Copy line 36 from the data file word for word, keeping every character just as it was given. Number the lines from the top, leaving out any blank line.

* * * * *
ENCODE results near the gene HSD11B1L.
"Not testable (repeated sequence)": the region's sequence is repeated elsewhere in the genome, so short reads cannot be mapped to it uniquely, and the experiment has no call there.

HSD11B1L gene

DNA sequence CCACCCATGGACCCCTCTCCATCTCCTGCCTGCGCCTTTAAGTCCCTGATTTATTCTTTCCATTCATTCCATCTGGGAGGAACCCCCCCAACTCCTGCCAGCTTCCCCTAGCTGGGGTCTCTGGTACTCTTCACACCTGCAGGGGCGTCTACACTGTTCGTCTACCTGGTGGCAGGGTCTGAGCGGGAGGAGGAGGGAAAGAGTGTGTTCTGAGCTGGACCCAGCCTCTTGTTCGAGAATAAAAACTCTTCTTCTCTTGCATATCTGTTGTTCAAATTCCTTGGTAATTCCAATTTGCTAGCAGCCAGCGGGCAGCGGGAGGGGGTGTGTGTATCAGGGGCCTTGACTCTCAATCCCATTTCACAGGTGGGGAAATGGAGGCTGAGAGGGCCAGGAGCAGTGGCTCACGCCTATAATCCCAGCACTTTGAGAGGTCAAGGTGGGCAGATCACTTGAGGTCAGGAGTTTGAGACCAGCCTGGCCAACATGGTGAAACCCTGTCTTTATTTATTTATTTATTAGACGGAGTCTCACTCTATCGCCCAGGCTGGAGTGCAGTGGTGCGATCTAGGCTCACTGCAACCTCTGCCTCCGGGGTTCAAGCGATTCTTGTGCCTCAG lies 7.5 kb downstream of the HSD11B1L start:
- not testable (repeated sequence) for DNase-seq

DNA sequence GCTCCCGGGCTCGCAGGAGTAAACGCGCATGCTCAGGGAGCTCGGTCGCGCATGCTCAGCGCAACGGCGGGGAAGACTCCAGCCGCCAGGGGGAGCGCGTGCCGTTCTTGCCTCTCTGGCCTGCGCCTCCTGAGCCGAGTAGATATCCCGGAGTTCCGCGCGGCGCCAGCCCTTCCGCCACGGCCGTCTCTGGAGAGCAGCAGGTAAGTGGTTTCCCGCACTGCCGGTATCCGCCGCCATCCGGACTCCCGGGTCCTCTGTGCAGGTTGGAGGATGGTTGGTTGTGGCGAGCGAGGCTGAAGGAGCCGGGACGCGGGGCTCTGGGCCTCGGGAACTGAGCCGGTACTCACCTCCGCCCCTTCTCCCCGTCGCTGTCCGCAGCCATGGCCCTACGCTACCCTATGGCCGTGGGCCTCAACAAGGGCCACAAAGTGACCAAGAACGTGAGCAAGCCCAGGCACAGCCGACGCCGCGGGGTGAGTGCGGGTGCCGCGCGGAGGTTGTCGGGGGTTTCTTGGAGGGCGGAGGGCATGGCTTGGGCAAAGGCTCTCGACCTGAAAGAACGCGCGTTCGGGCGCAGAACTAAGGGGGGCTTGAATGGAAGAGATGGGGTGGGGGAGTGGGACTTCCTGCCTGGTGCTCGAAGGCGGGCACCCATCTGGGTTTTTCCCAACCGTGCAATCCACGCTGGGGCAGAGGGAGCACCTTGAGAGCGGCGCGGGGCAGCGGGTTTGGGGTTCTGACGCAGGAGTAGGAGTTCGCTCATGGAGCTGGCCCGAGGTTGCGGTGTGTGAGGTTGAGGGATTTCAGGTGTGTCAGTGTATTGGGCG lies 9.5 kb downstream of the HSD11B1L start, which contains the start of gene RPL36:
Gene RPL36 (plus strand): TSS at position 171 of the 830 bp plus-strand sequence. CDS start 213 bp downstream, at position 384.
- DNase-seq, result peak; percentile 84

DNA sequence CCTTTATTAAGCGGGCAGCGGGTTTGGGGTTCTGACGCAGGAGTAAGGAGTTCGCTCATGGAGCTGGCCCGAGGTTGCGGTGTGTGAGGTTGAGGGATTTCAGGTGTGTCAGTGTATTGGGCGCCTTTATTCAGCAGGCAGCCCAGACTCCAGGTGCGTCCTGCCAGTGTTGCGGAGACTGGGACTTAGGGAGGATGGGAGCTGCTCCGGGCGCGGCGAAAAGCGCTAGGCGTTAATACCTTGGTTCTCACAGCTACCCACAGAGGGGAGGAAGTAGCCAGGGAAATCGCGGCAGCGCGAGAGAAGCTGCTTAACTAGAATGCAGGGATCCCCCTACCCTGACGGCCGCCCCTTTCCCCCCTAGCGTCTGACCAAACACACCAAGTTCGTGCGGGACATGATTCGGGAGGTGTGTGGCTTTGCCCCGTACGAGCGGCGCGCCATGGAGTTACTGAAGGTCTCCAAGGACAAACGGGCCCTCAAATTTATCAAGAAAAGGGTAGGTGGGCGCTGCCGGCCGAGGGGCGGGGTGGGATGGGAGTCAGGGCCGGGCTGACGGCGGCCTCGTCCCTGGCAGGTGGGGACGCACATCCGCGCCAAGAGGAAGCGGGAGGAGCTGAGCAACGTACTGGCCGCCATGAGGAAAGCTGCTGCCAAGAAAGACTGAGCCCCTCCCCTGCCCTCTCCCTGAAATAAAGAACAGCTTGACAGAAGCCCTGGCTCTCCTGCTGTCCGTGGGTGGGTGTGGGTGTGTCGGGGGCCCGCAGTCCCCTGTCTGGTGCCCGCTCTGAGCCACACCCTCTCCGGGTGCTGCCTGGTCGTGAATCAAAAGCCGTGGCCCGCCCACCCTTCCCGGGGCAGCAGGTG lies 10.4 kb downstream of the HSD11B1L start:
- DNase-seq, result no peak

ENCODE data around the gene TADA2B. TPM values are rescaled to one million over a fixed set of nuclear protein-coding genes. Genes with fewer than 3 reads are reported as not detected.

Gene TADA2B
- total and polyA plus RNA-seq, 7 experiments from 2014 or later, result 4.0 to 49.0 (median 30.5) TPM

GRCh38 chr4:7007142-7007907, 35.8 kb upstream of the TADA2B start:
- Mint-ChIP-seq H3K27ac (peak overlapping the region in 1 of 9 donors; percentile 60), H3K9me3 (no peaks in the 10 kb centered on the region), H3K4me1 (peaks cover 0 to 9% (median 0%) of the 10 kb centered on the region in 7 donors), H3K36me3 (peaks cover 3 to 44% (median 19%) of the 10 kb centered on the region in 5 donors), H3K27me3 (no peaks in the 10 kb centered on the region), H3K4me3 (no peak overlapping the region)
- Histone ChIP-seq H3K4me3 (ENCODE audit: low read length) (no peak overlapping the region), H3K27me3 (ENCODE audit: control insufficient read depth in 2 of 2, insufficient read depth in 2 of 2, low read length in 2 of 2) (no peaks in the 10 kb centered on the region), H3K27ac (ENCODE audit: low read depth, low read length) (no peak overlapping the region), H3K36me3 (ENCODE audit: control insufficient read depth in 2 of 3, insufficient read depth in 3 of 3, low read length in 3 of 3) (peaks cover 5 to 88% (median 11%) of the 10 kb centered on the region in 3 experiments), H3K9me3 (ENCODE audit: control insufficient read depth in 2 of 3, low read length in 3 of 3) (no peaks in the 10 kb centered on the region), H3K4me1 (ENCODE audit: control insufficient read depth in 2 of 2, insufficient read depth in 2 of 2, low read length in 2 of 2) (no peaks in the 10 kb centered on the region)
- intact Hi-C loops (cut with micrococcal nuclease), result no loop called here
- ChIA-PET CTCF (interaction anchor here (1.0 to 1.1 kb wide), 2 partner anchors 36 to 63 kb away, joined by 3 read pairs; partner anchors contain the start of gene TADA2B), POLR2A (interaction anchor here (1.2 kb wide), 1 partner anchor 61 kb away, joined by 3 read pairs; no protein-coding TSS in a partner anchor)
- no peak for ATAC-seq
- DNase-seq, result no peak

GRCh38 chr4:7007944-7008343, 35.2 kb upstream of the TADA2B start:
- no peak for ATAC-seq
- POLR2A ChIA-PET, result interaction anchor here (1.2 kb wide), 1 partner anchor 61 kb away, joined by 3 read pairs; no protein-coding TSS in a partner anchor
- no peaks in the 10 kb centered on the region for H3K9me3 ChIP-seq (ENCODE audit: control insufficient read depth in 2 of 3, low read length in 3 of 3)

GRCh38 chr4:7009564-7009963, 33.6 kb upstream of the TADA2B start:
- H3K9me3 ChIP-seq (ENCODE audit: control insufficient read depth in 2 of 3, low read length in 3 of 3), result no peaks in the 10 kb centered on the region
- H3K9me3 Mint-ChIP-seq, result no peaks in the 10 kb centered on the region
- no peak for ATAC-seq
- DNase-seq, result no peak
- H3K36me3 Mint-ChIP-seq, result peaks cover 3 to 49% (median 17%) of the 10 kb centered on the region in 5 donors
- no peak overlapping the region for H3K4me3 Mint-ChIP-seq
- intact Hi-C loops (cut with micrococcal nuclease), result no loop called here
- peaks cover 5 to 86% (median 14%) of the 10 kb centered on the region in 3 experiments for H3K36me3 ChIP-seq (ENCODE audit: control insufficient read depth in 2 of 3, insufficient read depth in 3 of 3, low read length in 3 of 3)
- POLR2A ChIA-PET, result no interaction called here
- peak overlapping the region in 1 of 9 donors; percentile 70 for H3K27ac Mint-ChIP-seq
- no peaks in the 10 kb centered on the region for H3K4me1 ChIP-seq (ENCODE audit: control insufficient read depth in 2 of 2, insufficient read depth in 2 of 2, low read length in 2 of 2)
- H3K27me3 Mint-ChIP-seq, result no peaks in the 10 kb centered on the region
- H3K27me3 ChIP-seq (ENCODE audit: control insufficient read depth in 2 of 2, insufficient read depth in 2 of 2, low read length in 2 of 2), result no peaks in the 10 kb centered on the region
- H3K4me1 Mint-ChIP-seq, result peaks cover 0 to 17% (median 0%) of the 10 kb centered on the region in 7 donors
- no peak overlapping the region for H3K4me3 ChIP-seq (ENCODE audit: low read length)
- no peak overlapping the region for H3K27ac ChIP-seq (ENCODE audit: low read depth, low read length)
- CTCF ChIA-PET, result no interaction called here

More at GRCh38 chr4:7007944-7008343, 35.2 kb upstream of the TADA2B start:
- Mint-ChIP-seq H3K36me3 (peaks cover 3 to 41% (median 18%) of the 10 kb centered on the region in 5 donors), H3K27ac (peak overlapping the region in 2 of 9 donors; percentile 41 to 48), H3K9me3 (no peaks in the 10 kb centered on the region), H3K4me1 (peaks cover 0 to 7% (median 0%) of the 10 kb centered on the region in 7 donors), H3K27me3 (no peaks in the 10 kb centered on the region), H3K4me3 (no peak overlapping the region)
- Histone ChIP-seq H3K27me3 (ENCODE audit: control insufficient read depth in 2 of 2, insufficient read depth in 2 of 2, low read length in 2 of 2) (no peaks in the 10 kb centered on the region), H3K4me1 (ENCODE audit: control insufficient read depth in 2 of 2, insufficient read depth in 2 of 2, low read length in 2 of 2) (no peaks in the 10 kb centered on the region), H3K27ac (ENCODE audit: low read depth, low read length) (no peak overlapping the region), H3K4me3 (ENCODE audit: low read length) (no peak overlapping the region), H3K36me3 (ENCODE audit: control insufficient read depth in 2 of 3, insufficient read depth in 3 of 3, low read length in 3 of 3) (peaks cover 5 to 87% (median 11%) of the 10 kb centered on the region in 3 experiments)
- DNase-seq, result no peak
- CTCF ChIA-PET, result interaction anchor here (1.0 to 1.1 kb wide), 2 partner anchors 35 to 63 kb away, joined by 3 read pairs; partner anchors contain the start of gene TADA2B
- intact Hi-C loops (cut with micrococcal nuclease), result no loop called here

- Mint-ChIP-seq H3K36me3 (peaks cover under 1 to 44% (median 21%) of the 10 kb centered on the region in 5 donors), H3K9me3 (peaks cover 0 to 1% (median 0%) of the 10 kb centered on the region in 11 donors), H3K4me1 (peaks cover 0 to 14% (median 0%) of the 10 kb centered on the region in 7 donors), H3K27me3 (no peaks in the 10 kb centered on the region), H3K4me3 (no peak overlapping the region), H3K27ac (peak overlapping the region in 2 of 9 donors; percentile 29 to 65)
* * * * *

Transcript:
- no peaks in the 10 kb centered on the region for H3K4me1 ChIP-seq (ENCODE audit: control insufficient read depth in 2 of 2, insufficient read depth in 2 of 2, low read length in 2 of 2)